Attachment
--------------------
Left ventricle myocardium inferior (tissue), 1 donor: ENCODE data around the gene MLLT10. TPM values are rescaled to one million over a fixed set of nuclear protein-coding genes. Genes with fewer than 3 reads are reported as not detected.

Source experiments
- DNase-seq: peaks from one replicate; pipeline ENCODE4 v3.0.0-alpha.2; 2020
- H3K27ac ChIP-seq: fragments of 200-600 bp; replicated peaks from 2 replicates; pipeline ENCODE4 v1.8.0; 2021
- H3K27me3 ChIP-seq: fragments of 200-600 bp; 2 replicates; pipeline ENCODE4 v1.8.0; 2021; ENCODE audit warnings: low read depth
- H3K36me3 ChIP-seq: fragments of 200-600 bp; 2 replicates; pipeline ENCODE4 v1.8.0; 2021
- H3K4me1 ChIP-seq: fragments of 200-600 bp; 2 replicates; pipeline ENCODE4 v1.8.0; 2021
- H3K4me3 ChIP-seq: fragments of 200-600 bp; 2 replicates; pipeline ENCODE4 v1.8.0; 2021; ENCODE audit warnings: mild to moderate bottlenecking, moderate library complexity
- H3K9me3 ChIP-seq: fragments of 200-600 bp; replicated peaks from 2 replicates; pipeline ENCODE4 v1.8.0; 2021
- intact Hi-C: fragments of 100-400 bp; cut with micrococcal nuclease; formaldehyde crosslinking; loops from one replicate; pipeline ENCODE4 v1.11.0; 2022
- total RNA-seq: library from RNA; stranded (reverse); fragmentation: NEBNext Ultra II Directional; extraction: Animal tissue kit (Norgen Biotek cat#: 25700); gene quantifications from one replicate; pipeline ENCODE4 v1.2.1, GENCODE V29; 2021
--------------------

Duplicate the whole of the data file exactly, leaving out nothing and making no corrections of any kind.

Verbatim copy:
Left ventricle myocardium inferior (tissue), 1 donor: ENCODE data around the gene MLLT10. TPM values are rescaled to one million over a fixed set of nuclear protein-coding genes. Genes with fewer than 3 reads are reported as not detected.

Source experiments
- DNase-seq: peaks from one replicate; pipeline ENCODE4 v3.0.0-alpha.2; 2020
- H3K27ac ChIP-seq: fragments of 200-600 bp; replicated peaks from 2 replicates; pipeline ENCODE4 v1.8.0; 2021
- H3K27me3 ChIP-seq: fragments of 200-600 bp; 2 replicates; pipeline ENCODE4 v1.8.0; 2021; ENCODE audit warnings: low read depth
- H3K36me3 ChIP-seq: fragments of 200-600 bp; 2 replicates; pipeline ENCODE4 v1.8.0; 2021
- H3K4me1 ChIP-seq: fragments of 200-600 bp; 2 replicates; pipeline ENCODE4 v1.8.0; 2021
- H3K4me3 ChIP-seq: fragments of 200-600 bp; 2 replicates; pipeline ENCODE4 v1.8.0; 2021; ENCODE audit warnings: mild to moderate bottlenecking, moderate library complexity
- H3K9me3 ChIP-seq: fragments of 200-600 bp; replicated peaks from 2 replicates; pipeline ENCODE4 v1.8.0; 2021
- intact Hi-C: fragments of 100-400 bp; cut with micrococcal nuclease; formaldehyde crosslinking; loops from one replicate; pipeline ENCODE4 v1.11.0; 2022
- total RNA-seq: library from RNA; stranded (reverse); fragmentation: NEBNext Ultra II Directional; extraction: Animal tissue kit (Norgen Biotek cat#: 25700); gene quantifications from one replicate; pipeline ENCODE4 v1.2.1, GENCODE V29; 2021